One use of these technologies in teaching is for lecture support: A computer capable of bringing up graphics, photo, animations, video and sound can display these resources to illustrate lecture points. But there is an even greater potential impact on our teaching. Many of those who promote the use of these new technologies for teaching argue that the media will change the nature of teaching and learning, that the teacher will move to a mentor role as the student becomes an active learner. In this model, learning is indeed the primary focus of activity in the classroom. At times the teacher may be almost invisible . . . . However, the teacher's support, guidance, encouragement, and judgment, informed by understanding of the individual student and a generalist's vision of the coherence of knowledge, is the sine qua non of the educational enterprise.
Students now have access to material as never before. By accessing high resolution images on the Internet, students can examine a page of a rare manuscript in greater detail than they could looking at it in a museum. Archives of research data are available for students to download and use in science studies. Full texts of government documents--regulatory agency rulings, Supreme Court opinions and Congressional legislation-are now available on-line. Hundreds of libraries have On-Line Public Access Catalogs (OPACs) which can be searched from one's office or dorm room. All of this new access to information portends changes in the way we teach and in what we can expect our students to be able to learn for themselves.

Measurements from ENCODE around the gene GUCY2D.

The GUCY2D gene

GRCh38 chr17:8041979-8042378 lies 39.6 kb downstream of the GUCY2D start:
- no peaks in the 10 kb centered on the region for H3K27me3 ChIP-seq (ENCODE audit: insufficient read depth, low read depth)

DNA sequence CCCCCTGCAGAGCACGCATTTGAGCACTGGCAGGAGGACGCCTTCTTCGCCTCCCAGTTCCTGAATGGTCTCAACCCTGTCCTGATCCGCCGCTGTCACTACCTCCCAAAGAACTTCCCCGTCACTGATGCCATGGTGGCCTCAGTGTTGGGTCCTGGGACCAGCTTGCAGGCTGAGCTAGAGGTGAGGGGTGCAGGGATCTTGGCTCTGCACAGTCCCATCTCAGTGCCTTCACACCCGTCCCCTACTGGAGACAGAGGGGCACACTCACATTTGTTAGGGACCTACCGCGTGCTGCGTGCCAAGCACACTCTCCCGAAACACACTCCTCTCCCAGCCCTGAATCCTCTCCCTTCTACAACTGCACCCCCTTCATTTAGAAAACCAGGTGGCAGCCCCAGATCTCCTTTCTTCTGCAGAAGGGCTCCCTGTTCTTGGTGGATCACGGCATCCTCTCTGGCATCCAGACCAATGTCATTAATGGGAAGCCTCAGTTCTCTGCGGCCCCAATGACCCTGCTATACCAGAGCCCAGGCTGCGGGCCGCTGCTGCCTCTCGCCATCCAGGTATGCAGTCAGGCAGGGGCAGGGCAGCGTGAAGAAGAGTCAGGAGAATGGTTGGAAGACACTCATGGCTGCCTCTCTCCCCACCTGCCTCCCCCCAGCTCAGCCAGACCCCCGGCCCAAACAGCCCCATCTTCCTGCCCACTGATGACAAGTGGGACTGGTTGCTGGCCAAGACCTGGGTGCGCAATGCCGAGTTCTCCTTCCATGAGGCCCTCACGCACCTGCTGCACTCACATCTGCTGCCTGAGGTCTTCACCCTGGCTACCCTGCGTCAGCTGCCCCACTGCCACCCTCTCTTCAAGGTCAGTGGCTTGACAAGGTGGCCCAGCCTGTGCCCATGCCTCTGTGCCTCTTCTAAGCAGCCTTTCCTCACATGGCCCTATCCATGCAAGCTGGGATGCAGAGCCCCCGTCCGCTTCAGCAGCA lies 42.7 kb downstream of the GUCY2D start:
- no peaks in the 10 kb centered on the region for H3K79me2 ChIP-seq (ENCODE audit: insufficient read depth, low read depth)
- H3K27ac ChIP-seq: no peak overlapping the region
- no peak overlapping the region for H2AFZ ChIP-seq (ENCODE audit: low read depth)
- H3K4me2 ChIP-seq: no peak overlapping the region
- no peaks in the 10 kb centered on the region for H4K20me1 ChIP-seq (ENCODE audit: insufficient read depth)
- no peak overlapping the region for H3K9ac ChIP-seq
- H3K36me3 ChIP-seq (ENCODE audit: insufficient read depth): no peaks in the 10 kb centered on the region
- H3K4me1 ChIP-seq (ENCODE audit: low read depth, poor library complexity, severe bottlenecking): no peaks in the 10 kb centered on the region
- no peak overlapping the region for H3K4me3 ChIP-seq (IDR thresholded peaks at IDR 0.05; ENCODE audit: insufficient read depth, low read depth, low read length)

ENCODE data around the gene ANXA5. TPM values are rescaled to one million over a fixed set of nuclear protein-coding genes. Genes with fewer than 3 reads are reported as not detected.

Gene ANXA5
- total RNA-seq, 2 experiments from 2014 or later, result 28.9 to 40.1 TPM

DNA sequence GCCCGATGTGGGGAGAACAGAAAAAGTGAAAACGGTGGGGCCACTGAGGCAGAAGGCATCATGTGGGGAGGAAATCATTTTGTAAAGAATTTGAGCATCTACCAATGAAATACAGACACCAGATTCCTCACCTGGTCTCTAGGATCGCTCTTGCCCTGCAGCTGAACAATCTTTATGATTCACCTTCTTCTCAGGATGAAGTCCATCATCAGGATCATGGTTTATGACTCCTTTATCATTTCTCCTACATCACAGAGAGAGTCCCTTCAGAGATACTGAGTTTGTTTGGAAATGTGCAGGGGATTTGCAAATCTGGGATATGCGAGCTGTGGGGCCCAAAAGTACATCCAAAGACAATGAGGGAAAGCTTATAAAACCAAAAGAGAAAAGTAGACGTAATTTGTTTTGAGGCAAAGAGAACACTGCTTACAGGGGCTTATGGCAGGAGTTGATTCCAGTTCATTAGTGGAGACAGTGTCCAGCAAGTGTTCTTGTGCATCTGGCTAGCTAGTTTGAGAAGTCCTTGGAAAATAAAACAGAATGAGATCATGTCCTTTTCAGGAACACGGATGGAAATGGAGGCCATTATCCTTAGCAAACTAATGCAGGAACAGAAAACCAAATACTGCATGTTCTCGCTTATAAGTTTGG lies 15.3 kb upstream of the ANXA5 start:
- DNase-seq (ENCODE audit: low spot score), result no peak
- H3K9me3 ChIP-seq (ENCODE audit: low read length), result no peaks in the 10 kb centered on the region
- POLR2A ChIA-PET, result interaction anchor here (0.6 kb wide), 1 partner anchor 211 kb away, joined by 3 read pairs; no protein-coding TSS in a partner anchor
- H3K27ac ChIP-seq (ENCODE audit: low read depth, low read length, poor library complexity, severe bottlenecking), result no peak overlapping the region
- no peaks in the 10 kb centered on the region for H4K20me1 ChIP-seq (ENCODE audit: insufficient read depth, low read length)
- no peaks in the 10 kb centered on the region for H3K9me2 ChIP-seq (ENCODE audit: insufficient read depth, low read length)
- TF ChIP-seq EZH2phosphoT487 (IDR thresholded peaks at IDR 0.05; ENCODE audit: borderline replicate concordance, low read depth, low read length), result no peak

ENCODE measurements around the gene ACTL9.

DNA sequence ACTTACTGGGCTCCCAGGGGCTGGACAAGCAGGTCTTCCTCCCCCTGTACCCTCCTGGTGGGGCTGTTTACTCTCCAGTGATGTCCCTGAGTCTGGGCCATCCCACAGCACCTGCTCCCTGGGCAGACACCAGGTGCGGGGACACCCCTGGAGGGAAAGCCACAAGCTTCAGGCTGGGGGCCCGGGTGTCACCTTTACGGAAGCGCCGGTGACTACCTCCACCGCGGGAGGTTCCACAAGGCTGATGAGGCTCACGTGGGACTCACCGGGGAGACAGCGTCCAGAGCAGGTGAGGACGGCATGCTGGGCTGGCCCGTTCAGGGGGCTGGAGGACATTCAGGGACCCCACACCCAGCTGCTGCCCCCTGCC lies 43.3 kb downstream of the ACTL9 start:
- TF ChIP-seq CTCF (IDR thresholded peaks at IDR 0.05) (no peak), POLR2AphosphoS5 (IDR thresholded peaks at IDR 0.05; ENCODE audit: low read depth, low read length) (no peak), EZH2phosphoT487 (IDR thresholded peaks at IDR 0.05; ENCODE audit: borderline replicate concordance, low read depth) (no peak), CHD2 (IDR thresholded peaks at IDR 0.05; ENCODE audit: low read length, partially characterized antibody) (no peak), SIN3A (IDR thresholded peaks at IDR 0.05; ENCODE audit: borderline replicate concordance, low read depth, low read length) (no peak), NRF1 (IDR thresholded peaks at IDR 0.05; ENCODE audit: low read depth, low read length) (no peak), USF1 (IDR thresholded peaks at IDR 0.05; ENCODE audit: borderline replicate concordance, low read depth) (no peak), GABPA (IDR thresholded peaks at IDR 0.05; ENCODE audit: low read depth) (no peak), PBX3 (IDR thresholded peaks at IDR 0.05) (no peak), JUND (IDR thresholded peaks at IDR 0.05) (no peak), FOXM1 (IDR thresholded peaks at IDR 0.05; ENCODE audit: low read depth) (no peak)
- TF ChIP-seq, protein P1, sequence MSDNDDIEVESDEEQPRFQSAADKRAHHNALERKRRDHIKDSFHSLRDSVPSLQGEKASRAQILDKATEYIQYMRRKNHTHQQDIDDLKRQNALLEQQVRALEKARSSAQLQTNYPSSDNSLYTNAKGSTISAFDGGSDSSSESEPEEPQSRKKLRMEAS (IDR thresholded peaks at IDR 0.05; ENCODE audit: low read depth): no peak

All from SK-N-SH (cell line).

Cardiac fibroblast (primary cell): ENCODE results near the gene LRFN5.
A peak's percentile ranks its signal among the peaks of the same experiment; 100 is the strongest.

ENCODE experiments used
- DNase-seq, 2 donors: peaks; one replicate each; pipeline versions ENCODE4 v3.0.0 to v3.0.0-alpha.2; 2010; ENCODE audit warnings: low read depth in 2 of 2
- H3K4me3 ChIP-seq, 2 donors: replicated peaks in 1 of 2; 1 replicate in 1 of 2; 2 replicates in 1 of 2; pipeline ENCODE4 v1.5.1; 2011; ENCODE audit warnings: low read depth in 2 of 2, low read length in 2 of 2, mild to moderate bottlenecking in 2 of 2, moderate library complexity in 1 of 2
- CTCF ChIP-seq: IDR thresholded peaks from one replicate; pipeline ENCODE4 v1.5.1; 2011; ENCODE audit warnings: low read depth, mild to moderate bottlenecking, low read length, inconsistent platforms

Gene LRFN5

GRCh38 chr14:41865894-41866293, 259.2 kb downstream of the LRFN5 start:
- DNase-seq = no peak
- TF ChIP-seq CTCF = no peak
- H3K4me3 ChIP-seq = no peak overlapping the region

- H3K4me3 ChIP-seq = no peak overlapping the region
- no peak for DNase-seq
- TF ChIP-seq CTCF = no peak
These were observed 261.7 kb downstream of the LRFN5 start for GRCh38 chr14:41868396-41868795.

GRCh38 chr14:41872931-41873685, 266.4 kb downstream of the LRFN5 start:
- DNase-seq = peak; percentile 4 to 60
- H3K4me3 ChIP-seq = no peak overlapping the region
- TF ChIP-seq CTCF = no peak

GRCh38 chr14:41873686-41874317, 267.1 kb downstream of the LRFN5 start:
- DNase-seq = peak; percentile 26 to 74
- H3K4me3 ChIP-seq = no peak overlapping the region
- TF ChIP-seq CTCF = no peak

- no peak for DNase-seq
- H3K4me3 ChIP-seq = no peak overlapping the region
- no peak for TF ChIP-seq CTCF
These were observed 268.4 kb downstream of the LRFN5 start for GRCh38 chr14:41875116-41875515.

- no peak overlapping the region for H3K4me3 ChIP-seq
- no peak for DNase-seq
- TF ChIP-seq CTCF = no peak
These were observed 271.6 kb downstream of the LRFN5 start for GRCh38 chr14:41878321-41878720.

The scholarship of integration calls attention to "the need for scholars who give meaning to isolated facts, putting them in perspective. By integration, we mean making connections across the disciplines, placing the specialties in larger context, illuminating data in a revealing way, often educating nonspecialists, too." This is certainly not a new theme. In 1945 President Roosevelt's Director of the Office of Scientific Research and Development, Vannevar Bush, raised concerns about the post-war trend toward specialization which was already developing.
"The investigator is staggered by the findings and conclusions of thousands of other workers-conclusions which he cannot find time to grasp, much less remember, as they appear. Yet specialization becomes increasingly necessary for progress, and the effort to bridge between disciplines is correspondingly superficial."
Christian scholar Jacques Ellul argues that the problem of the overwhelming crush of "over-documentation" cannot be solved "by greater specialization. Because now we have realized that in order to be good in a very small field one needs an enormous amount of knowledge from other areas." Boyer would agree and highlights three requirements for the scholarship of integration when he writes, "Today, more than at any time in recent memory, researchers feel the need to move beyond traditional disciplinary boundaries, communicate with colleagues in other fields, and discover patterns that connect."